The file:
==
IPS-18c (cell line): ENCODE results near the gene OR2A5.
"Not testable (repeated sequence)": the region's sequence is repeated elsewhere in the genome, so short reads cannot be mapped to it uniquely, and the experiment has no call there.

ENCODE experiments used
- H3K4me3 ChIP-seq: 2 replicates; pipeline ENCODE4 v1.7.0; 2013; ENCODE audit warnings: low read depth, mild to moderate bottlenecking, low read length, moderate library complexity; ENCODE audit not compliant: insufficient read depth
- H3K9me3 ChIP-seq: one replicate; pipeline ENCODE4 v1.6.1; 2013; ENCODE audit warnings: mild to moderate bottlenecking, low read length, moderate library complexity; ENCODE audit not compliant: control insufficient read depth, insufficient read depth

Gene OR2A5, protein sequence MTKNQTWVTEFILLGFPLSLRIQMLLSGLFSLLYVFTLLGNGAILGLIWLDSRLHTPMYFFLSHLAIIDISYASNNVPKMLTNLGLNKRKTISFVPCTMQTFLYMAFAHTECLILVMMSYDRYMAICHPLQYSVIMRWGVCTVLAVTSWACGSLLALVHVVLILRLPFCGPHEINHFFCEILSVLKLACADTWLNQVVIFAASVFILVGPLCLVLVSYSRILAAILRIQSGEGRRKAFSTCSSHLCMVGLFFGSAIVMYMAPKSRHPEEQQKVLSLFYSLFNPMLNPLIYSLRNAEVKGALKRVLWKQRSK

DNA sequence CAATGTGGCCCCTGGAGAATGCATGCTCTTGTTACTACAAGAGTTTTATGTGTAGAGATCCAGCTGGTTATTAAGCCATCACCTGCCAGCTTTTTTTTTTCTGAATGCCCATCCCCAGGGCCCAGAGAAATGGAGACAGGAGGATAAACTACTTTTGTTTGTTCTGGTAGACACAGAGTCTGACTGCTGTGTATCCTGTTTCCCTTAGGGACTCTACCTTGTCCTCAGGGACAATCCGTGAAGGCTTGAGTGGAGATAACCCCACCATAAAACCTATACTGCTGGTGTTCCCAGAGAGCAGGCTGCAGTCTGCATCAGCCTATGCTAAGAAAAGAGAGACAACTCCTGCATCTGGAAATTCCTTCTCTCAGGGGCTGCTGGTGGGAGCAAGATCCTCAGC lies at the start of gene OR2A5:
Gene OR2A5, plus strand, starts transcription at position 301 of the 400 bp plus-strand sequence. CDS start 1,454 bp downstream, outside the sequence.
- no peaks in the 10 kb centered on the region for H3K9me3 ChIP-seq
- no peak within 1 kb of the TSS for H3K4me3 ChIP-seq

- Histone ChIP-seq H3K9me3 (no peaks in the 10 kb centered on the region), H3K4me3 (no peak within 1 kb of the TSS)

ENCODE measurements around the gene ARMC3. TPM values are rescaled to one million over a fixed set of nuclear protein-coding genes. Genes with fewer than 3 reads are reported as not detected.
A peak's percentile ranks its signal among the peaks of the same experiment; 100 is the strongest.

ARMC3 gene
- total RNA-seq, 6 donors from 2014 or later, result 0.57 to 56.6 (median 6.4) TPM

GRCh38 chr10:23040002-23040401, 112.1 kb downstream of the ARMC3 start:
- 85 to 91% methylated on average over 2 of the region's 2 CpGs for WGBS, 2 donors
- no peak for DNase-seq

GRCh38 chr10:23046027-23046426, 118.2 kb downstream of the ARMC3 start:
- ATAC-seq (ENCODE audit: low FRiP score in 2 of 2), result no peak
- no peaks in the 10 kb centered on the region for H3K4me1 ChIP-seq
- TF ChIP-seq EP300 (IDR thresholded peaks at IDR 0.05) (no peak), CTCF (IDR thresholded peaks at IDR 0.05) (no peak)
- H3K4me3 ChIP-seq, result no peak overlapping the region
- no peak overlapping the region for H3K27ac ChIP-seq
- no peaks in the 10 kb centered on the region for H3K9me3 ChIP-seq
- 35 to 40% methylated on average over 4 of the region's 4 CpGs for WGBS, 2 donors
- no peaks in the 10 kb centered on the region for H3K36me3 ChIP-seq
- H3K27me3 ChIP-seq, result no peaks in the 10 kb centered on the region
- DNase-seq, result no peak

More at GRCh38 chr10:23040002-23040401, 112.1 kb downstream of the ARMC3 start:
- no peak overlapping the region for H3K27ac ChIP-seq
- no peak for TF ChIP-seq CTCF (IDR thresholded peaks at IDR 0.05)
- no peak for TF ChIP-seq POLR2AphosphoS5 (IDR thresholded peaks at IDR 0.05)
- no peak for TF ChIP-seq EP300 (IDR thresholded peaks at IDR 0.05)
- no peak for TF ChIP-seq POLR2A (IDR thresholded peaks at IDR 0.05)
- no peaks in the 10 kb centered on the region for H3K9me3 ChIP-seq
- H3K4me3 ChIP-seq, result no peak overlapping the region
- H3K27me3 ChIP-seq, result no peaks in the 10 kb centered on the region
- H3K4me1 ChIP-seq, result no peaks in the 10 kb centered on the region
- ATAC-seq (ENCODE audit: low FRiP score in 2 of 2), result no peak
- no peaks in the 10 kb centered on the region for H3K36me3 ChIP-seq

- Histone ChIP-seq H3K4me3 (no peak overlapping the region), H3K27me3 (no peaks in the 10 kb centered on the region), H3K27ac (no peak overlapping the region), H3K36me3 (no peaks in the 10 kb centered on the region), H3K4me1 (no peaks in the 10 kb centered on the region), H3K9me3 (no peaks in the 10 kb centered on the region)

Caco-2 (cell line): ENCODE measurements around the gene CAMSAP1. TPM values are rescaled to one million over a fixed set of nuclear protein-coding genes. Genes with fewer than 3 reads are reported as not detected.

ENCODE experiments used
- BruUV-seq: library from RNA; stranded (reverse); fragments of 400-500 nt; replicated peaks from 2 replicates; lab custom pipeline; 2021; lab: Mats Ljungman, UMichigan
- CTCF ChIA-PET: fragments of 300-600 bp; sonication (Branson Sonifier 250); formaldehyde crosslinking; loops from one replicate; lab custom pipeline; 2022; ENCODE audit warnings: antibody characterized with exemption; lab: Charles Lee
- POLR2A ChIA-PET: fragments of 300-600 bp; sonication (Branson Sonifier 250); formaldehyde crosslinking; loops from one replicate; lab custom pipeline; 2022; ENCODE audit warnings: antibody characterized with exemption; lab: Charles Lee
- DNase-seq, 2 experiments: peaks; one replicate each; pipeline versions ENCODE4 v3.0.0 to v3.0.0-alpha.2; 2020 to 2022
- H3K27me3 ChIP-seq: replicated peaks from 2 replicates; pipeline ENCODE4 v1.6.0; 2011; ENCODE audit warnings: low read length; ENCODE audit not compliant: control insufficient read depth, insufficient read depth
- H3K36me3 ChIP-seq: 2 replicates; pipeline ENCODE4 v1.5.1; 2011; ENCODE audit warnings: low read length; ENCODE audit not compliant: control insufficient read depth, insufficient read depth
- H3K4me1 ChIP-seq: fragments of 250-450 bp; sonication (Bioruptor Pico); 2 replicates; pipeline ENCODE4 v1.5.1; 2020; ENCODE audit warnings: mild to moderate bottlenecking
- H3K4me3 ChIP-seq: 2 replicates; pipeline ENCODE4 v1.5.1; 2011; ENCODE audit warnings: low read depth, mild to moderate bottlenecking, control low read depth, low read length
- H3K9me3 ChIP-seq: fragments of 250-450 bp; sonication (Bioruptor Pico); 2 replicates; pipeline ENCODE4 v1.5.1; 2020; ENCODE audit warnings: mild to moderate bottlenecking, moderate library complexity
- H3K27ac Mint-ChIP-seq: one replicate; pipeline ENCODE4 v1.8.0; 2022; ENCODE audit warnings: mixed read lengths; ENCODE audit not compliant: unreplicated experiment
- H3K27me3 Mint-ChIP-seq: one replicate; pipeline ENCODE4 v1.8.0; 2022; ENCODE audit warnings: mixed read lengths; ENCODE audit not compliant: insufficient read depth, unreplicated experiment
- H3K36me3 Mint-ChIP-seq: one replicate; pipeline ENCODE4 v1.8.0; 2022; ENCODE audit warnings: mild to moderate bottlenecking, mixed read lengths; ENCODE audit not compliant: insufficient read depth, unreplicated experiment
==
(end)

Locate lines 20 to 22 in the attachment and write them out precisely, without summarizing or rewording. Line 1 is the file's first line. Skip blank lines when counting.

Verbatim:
- ATAC-seq (ENCODE audit: low FRiP score in 2 of 2), result no peak
- no peaks in the 10 kb centered on the region for H3K4me1 ChIP-seq
- TF ChIP-seq EP300 (IDR thresholded peaks at IDR 0.05) (no peak), CTCF (IDR thresholded peaks at IDR 0.05) (no peak)